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Philocleon comes out of the house, followed by his son and a slave. The Chorus turns to face them.

Philocleon
As long as I live, I will never give up this cloak; it's the one I wore in that battle when Boreas delivered us from such fierce attacks.

Bdelycleon
[1125] You do not know what is good for you.

Philocleon
Ah! I do not know how to use fine clothing! The other day, when cramming myself with fried fish, I dropped so many grease spots that I had to pay three obols to the cleaner.

Bdelycleon
[1130] At least have a try, since you have once for all handed the care for your well-being over to me.

Philocleon
Very well then! what must I do?

Bdelycleon
Take off your cloak, and put on this tunic in its stead.

Philocleon
Was it worth while to beget and bring up children, so that this one should now wish to choke me?

Bdelycleon
[1135] Come, take this tunic and put it on without so much talk.

Philocleon
Great gods! what sort of a cursed garment is this?

Bdelycleon
Some call it a pelisse, others a Persian cloak.

Philocleon
Ah! I thought it was a wraprascal like those made at Thymaetis.

Bdelycleon
No wonder. It's only at Sardis you could have seen them, [1140] and you have never been there.

Philocleon
Of course not, but it seems to me exactly like the mantle Morychus sports.

Bdelycleon
Not at all; I tell you they are woven at Ecbatana.

Philocleon
What! are there woollen ox-guts then at Ecbatana?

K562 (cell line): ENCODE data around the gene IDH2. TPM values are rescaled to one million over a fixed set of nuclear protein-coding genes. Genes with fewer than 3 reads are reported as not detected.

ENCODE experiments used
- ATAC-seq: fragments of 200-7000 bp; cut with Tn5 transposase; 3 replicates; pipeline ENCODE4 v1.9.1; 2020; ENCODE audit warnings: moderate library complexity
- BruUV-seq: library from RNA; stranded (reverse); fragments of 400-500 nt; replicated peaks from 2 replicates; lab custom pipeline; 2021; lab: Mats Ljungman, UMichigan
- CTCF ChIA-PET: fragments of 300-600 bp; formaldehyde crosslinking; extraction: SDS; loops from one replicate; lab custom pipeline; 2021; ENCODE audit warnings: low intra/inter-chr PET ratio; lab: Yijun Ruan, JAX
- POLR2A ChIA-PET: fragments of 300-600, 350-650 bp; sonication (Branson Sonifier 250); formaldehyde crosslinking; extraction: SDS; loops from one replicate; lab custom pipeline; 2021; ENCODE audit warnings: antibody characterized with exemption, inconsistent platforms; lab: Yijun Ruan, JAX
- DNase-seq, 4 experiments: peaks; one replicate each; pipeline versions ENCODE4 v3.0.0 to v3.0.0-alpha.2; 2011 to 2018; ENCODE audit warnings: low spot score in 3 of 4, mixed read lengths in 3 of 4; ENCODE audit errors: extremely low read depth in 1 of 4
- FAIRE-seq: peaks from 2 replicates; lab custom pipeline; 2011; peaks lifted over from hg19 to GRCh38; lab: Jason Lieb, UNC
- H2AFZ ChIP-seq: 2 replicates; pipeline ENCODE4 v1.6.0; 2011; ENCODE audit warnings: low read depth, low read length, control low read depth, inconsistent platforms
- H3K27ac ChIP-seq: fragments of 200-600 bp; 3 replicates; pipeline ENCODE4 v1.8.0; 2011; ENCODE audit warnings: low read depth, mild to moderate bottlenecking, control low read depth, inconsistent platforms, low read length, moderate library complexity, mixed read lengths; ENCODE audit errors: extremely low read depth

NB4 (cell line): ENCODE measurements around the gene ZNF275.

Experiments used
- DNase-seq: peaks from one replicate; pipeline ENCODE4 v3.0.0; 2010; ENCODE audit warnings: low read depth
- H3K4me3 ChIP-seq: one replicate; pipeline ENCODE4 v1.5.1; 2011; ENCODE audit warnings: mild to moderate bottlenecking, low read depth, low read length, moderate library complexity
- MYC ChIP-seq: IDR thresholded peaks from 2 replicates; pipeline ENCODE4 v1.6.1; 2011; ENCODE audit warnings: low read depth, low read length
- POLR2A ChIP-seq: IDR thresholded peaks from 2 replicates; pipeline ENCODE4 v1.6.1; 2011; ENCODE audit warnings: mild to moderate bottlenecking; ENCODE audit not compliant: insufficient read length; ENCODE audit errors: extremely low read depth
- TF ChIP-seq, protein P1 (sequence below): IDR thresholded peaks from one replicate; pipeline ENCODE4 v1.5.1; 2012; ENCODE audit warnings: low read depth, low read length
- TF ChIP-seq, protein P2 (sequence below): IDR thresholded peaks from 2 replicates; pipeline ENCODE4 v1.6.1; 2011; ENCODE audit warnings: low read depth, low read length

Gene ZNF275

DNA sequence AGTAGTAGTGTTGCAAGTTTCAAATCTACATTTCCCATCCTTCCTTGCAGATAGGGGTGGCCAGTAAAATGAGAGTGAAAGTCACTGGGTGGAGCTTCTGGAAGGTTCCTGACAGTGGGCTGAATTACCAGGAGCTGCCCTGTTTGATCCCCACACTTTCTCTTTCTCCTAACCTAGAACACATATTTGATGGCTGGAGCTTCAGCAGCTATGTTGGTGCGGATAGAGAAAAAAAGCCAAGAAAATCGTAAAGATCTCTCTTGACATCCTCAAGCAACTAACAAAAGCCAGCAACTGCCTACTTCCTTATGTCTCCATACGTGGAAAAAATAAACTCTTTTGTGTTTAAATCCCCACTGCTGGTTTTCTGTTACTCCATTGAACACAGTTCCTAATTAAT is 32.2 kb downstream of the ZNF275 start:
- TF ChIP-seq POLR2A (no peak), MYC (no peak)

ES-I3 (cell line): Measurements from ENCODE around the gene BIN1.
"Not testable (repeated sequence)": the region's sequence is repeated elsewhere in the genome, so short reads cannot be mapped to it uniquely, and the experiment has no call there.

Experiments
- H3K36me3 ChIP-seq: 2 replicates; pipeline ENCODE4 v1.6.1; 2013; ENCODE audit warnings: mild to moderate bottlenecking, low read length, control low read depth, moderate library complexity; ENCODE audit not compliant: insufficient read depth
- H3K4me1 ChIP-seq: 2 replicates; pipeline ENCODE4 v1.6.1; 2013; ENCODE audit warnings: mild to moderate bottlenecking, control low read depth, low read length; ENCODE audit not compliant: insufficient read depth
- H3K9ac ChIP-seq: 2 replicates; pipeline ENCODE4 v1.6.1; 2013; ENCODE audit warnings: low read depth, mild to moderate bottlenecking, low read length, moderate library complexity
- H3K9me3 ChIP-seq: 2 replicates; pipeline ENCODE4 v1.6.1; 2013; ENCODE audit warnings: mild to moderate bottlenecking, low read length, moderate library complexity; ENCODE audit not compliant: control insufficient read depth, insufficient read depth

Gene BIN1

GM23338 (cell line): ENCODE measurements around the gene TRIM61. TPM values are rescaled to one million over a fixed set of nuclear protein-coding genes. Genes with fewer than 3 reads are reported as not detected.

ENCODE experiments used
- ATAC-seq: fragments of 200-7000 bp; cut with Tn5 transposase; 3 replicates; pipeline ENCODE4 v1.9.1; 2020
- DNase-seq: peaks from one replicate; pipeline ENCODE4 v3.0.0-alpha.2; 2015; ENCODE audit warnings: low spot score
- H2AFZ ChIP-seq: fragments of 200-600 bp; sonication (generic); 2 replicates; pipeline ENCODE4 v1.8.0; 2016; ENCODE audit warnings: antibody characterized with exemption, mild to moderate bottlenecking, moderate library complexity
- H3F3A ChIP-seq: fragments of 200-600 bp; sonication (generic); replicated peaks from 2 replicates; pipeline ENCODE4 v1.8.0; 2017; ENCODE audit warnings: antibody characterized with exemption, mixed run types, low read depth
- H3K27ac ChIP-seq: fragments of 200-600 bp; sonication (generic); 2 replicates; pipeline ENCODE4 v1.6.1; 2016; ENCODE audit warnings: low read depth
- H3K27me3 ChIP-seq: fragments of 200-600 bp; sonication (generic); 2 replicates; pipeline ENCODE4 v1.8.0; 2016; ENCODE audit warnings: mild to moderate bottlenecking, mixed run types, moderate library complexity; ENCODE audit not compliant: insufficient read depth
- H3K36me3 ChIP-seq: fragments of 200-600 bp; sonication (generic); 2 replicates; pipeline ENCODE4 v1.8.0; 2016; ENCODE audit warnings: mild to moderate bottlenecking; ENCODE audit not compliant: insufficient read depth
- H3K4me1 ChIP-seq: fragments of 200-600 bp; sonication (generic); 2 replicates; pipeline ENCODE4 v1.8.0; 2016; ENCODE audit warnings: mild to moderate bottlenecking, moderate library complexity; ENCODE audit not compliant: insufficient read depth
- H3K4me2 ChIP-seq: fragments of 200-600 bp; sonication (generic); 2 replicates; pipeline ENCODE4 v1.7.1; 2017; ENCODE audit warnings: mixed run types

Bdelycleon
[1145] Whatever are you talking about? These are woven by the barbarians at great cost. I am certain this pelisse has consumed more than a talent of wool.

Philocleon
It should be called wool-waster then instead of pelisse.

Bdelycleon
Come, father, just hold still [1150] for a moment and put it on.

Philocleon
Oh! horrors! what a waft of heat the hussy sends up my nose!

Bdelycleon
Will you have done with this fooling?

Philocleon
No by Zeus. But my good lad, if need be, I prefer you should put me in the oven.

Bdelycleon
Come, I will put it round you. There!

Philocleon
[1155] At all events, bring out a crook.

Bdelycleon
Why, whatever for?

Philocleon
To drag me out of it before I am quite melted.

Bdelycleon
Now take off those wretched clogs and put on these nice Laconian slippers.

Philocleon
[1160] I put on odious slippers made by our foes! Never!

Bdelycleon
Come! put your foot in and push hard. Quick!

Philocleon
You're doing wrong here. You want me to put my foot on Laconian ground.

Bdelycleon
Now the other.

Philocleon
[1165] Ah! no, not that foot; one of its toes holds the Laconians in horror.

Bdelycleon
Positively you must.

Philocleon
Alas! alas! Then I shall have no chilblains in my old age.

Bdelycleon
Now, hurry up and get them on; and now imitate the easy effeminate gait of the rich. See, like this.

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